Week 8


This week we discussed digital image management, including image formats, print Vs Screen and image metadata.


Image Formats

Image file formats are standardised ways of organising and storing your digital images. Image files are made up of either pixels and/or vector (geometric) data. however the forma is the files are put into pixels when displayed on most graphic displays.

Pixelated bitmap image Vs Vector image 




A rastor graphics image also known as a bitmap,in computer graphics is a dot matrix data structure representing a generally rectangular grid of pixels or points of colour, viewable via monitor, paper, or other display medium. These raster images are generally stored in image files with varying formats.

Files can be saved in compressed or uncompressed file format. Lossless compression algorithms reduce file size without losing image quality, though they are not compressed into as small of a file as a lossy compression file type. if you are looking for a better image quality rather than file size, lossless algorithms are usually chosen.

Lossy compression algorithms take advantage of the limitations of the human eye and discard invisible information. Most of these lossy compression algorithms allow for variable compression levels. As these levels are increased the file size is reduced.

Lossless= smaller file size-no loss in quality

Lossy= smaller than lossless-quality reduced.


  • http://digitalgrits.com/new-adobe-photoshop-cc-features-overview/PSD ( uncompressed/ lossless)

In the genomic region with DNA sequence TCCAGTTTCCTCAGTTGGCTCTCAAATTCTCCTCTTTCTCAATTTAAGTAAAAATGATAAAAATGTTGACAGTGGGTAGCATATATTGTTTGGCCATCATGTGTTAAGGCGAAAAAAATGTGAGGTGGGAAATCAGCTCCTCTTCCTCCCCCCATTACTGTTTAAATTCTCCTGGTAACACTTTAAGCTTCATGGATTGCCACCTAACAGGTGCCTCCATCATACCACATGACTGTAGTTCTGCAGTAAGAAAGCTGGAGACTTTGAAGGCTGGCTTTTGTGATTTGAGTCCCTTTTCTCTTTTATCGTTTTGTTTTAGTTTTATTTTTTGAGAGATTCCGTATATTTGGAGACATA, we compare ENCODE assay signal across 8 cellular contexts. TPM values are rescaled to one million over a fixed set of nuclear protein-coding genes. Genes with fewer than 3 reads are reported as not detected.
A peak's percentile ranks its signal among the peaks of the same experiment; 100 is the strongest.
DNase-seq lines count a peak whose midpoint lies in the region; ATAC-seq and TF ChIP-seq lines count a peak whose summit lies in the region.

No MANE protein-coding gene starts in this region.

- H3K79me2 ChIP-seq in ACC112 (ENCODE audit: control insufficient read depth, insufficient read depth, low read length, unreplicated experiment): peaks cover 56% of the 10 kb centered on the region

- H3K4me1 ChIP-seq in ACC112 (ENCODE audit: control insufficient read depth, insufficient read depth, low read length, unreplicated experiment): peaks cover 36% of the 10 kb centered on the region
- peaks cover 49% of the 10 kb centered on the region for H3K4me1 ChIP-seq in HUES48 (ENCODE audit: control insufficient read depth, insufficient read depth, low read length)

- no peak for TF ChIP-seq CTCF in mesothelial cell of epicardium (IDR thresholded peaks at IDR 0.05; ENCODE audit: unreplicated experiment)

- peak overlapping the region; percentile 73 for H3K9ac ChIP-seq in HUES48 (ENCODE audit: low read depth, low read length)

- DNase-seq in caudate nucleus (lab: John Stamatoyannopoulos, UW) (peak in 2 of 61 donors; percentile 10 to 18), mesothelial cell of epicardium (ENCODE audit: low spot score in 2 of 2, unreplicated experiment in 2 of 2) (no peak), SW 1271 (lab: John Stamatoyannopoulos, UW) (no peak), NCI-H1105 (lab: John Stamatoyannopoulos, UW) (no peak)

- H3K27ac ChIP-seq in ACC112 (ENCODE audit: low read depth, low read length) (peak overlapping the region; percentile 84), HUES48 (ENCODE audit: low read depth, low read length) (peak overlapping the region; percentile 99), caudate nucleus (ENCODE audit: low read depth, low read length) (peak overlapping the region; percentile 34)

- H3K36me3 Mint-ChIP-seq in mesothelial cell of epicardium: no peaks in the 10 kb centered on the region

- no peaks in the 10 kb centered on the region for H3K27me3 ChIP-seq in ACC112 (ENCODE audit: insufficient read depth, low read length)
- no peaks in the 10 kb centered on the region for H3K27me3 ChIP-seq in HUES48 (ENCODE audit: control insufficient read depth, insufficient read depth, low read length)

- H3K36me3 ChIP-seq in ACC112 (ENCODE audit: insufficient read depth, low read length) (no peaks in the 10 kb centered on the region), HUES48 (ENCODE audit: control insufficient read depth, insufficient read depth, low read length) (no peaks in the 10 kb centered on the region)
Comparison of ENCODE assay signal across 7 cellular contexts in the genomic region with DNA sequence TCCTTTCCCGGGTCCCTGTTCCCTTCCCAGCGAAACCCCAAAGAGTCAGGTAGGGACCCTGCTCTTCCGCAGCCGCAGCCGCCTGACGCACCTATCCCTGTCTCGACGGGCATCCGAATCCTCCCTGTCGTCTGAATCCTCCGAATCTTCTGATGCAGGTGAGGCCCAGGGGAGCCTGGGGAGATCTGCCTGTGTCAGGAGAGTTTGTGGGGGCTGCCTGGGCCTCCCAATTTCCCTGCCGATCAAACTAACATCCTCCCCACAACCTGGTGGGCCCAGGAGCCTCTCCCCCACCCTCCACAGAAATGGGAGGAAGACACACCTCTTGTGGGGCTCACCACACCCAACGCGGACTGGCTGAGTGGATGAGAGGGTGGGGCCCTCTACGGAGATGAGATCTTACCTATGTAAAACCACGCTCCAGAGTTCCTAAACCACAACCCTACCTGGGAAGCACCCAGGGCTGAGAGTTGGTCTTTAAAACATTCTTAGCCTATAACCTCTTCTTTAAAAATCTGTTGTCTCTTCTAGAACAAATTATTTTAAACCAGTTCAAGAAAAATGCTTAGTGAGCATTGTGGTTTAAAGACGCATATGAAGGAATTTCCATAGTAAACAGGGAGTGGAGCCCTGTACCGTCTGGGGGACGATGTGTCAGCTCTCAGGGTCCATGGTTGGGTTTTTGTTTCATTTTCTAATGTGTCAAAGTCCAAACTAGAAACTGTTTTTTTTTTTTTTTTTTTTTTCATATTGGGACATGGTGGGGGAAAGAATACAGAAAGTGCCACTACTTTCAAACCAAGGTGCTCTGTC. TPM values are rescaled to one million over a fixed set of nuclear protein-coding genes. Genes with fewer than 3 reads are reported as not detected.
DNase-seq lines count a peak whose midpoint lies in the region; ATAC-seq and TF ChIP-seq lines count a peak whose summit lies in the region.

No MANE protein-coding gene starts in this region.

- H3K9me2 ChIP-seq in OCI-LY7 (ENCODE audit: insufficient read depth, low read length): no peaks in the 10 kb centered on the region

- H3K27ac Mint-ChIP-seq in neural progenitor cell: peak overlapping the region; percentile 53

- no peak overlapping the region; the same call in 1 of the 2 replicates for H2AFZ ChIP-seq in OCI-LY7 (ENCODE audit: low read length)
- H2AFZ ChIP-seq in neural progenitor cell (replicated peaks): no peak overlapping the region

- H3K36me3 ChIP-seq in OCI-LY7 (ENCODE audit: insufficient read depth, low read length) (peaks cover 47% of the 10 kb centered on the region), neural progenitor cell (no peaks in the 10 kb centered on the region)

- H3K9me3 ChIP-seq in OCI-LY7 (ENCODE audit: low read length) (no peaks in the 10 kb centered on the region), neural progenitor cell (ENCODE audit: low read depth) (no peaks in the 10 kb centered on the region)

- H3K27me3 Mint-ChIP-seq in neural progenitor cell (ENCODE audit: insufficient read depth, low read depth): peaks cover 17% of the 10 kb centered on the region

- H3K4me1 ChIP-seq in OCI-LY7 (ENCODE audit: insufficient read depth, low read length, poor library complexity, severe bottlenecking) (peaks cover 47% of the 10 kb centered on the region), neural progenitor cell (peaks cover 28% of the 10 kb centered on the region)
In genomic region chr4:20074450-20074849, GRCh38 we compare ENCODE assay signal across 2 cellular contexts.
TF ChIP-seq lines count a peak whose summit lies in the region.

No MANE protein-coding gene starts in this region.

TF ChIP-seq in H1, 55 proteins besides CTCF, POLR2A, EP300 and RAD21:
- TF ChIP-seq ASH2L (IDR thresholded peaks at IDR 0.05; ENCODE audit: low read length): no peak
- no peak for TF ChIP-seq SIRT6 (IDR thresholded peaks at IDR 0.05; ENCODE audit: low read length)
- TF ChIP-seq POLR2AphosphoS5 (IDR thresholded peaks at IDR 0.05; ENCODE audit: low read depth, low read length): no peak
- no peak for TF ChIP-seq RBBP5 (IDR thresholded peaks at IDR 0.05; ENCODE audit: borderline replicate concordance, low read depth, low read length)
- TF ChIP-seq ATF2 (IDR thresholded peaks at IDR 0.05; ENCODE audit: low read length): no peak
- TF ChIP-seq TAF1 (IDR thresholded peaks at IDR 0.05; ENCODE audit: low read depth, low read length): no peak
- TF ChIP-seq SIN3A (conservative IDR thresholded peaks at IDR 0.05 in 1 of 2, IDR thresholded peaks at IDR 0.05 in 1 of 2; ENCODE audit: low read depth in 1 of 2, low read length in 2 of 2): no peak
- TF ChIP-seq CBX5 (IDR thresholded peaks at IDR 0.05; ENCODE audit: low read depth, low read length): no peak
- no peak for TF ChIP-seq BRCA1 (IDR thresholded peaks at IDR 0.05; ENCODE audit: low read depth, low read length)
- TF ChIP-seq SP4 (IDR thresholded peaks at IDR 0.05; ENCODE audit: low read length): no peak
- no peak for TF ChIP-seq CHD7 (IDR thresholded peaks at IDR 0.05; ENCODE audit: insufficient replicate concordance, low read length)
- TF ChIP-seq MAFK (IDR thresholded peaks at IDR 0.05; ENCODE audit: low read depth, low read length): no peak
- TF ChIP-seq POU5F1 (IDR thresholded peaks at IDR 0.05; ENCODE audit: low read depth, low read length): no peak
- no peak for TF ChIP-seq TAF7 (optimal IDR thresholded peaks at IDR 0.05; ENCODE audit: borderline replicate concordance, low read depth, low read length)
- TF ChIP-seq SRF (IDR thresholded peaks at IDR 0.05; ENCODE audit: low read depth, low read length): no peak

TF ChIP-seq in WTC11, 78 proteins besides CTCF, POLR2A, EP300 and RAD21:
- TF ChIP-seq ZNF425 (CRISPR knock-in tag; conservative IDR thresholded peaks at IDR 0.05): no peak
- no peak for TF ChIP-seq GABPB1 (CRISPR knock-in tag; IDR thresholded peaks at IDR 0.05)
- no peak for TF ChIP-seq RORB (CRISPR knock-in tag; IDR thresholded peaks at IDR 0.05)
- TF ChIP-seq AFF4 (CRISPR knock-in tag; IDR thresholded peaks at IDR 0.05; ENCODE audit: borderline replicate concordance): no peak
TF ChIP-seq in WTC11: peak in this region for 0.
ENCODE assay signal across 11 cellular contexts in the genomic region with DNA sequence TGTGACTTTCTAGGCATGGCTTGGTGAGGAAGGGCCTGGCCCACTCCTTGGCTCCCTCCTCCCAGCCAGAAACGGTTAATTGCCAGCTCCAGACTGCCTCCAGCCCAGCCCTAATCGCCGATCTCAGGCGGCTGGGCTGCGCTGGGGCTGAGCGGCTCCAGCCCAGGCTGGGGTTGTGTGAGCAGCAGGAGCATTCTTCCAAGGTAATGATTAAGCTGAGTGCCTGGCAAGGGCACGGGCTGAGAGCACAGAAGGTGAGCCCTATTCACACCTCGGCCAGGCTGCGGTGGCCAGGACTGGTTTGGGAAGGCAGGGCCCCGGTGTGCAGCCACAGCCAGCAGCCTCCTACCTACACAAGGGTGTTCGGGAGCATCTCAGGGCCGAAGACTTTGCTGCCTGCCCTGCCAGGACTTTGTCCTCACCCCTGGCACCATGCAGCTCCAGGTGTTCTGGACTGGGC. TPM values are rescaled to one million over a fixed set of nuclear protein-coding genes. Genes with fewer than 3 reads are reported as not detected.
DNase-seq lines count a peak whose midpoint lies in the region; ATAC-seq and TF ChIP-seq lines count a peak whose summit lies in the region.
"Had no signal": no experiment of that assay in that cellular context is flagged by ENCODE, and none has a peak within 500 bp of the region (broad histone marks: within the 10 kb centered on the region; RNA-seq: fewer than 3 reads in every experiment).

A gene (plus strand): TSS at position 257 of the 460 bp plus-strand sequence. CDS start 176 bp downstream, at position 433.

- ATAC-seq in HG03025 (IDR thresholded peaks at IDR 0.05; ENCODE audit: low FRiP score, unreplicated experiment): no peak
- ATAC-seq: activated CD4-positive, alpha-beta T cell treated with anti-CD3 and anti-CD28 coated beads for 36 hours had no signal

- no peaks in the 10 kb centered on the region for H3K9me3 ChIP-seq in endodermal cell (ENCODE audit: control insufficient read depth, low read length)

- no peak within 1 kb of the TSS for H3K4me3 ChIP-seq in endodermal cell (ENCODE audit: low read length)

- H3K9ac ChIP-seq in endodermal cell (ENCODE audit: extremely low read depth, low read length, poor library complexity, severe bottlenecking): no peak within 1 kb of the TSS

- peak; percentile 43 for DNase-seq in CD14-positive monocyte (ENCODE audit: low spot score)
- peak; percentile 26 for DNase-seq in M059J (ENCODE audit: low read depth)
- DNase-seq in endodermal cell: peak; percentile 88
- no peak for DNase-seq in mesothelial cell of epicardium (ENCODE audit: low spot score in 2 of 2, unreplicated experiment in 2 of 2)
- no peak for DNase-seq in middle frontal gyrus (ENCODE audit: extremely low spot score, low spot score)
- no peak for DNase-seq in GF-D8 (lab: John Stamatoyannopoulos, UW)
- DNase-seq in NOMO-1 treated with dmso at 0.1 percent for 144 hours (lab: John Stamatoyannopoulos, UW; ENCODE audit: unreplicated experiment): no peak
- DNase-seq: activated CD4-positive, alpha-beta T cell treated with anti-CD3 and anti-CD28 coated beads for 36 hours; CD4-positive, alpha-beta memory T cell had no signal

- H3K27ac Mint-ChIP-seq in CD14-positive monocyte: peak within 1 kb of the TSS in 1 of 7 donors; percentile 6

Photoshop Document- allows for support for most imaging options available in Photoshop. (layers/ transparency/text etc.)


  • http://www.softicons.com/application-icons/adobe-cs3-icons-by-adam-betts/adobe-photoshop-elements-tiff-iconTIFF (un/compressed/loss(y)less)

Tagged Image File Format- storing images, used by graphic artists/ publishing industry. Differences in method of encoding, making them difficult to open on PC or Mac.

  • http://www.iconseeker.com/search-icon/katie-melua-pictures-preview/dng.htmlDNG (uncompressed/lossless)

Digital Negative- open lossless RAW image format, by Adobe, used for digital photography. Has a greater bit-depth and wide colour gamut. Takes up less space than a TIFF file.

  •                         GIF ( compressed/ lossless)

tumblr_mhk8vjnnML1s4xdz1o1_500 Graphics Interchange Format- a bitmap image format, introduced in 1987. supports still images and animations and allows a separate palette of 256 colours for each frame. This can give them a distinctive visual quality.

  •                      PNG ( compressed/ lossless)

http://www.easyicon.net/language.en/501217-png_file_icon.htmlPortable Network Graphics- a bitmapped image format that uses lossless data compression. an improvement and replacement for the GIF format as a file format not requiring a patent license. They also support image transparency, unlike the JPG’s.

  •                     JPG (compressed/ lossy) & JPEG 


http://www.veryicon.com/icons/file-type/katie-melua-pictures-preview/jpeg-1.htmlhttp://findicons.com/icon/172864/jpgJoint Photographic Experts Group- a compressed file type. makes a rasterised bitmap type image. usually a lossy compression, produces small file sizes, allowing for sharing via email, or online. Common file storage format for digital cameras.

Exif Data:

Exchangeable Image File Format: A standard that specifies the formats for images, sound, and ancillary tags used by digital cameras, scanners and other systems. This specification allows tags to be added to JPEG, TIFF and WAV audio format. (exif view available as an Add-on for Firefox browser.)

As it contains information about the photo, it can cause a privacy threat. Especially if the photo was taken with a GPS enabled camera, it could reveal the exact location the picture was taken. Luckily the Exif tag can be removed before publishing. (Exif Data Removal)

Image Hosting:

An image hosting service allows you to upload images to a Website. It then stores the image to its server, and allows others to view that image once they have a special code for the image.

ex: Twitpic, Imgur, Photobucket etc.



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